Monday, April 04, 2011

John Charles Slowey - Wisconsin to South Dakota - Part 10

Today was a long day.  We were preparing for a trial tomorrow morning and ended up working until about 7 this evening.  Very long day.  Around 5:00 this afternoon, the bottom fell out of the sky and we have had varying stages of torrential downpour for the past 5-1/2 hours.  I am so ready for it to be sunny and springy.

In any case, I was pleasantly surprised when I arrived home and found an envelope from St. George Catholic Church in Scotland, SD.  I knew that St. Kyran, the church where they were married, was no longer in existence.  Several weeks ago, I sent a letter to a nearby parish requesting information on how to find the marriage certificate for John Charles Slowey and Theresa Burns (my great great grandparents).  When I opened the envelope, there was a Certificate of Marriage (albeit recreated from the marriage register)! There is a handwritten note on the back of the certificate that says "St. Kyran's Church do [sic] not exist now. Records (some) kept with St. Columba, Mayfield."  I thought it was very nice of them to let me know!

While I would have liked for it to be an actual copy from the register or a photocopy of the actual certificate, I am perfectly happy with what they sent (especially since it didn't cost me anything!).  At least now I can confirm their marriage date.  I really was hoping their birth dates would have been included on the certificate, since that's a major piece of information that has me tied up in knots at this point, and I have very little hope of ever finding a birth certificate for either of them.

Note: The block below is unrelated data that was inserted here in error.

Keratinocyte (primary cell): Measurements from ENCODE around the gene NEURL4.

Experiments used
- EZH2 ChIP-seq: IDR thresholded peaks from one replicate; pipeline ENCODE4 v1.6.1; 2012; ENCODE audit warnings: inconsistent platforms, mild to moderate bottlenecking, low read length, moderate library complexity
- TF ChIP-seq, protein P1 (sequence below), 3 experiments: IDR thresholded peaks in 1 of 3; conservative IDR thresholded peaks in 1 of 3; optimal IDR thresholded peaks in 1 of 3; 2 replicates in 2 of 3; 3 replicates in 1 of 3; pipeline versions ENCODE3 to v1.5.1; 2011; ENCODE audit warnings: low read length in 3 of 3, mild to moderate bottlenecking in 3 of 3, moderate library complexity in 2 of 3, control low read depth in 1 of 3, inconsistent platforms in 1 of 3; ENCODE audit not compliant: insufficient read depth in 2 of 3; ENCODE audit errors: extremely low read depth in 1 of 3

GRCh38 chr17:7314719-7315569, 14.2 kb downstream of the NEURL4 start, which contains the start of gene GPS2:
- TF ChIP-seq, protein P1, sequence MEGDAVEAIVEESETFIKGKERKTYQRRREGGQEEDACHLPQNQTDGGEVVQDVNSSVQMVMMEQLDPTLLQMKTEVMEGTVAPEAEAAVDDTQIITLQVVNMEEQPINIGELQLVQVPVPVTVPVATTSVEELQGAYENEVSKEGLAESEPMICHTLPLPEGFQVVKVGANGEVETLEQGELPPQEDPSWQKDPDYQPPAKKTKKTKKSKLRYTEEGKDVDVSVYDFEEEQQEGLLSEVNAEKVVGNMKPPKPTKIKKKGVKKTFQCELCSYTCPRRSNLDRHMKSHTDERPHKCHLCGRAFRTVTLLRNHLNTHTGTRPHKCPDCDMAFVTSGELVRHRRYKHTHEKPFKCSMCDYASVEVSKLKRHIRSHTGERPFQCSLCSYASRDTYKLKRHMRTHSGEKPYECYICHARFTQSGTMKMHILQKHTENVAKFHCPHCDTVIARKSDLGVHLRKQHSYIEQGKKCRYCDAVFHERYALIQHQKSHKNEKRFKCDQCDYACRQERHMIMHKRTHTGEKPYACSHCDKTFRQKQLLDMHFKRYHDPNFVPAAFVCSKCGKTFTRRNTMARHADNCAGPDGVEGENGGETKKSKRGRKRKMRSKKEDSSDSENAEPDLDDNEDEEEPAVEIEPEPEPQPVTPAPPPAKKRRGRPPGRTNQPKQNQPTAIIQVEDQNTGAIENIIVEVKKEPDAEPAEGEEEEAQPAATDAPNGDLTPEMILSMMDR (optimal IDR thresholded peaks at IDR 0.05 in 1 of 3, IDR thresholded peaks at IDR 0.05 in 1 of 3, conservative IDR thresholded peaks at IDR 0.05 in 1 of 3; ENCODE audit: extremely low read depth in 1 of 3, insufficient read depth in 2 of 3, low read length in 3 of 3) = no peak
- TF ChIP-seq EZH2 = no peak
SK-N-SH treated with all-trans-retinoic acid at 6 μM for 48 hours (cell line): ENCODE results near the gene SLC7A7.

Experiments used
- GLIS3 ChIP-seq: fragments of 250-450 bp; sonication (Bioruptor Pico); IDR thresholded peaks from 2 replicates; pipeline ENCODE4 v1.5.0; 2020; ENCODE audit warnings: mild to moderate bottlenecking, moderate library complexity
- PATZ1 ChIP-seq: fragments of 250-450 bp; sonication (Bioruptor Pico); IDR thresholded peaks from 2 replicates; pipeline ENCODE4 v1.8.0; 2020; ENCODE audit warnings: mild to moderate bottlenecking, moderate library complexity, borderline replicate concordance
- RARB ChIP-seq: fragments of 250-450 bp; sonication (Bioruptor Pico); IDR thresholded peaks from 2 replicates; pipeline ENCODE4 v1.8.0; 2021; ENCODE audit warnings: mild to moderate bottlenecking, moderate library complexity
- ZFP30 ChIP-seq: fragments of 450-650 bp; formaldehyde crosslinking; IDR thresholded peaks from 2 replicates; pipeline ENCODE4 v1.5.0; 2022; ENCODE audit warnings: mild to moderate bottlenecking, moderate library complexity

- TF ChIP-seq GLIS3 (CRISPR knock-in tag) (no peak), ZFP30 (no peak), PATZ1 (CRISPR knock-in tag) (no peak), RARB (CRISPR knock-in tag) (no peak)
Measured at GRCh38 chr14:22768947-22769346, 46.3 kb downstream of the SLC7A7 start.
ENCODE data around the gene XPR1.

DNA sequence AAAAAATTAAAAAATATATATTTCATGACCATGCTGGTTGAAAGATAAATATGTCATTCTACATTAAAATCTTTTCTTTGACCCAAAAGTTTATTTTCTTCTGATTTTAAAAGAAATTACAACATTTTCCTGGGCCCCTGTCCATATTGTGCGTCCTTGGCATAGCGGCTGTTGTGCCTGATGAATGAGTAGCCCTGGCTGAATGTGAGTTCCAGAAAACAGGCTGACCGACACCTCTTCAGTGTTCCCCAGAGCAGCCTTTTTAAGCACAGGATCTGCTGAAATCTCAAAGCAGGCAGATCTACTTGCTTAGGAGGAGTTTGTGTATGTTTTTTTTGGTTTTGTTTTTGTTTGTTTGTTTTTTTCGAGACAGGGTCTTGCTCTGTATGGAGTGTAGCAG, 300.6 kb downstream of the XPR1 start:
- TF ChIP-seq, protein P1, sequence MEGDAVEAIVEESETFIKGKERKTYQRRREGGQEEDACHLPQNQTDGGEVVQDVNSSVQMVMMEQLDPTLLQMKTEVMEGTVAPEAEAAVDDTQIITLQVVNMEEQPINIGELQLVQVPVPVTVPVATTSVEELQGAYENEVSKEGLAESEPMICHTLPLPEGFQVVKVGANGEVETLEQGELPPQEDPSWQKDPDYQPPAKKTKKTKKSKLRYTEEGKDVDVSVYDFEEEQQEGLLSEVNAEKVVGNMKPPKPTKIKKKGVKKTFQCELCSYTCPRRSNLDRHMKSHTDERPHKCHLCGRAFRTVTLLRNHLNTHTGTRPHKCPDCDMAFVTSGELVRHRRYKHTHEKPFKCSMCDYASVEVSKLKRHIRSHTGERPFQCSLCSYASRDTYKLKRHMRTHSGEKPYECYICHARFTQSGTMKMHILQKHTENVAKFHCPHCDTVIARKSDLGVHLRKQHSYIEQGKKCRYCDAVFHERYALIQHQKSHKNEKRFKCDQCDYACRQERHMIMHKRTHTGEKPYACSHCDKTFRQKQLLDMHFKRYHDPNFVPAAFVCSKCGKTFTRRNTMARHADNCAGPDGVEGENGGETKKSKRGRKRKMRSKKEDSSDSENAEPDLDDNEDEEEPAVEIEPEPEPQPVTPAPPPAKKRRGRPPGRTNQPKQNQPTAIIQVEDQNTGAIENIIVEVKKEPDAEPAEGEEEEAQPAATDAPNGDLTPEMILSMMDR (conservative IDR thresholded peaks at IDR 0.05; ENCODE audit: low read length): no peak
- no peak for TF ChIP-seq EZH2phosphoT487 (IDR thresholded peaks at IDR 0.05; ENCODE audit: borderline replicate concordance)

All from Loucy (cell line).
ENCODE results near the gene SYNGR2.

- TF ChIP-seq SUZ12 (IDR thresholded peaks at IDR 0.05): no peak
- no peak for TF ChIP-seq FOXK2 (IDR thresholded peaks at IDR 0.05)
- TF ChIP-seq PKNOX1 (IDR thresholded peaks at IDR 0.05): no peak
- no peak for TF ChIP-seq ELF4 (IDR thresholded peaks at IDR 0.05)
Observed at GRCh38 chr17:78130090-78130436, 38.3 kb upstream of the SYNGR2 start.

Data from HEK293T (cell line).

So, it appears that Theresa's father and John's sister were the witnesses.  His mother had passed away two years prior to the marriage.  There's another mystery to solve ... how John's mother died.  The only information I have regarding her death is that she "dropped dead" on 10 Aug 1884.  I assume this is hearsay information I received, since I have no supporting documents and made no notes regarding the source of the information - obviously before I became the source-savvy genealogist I am today!


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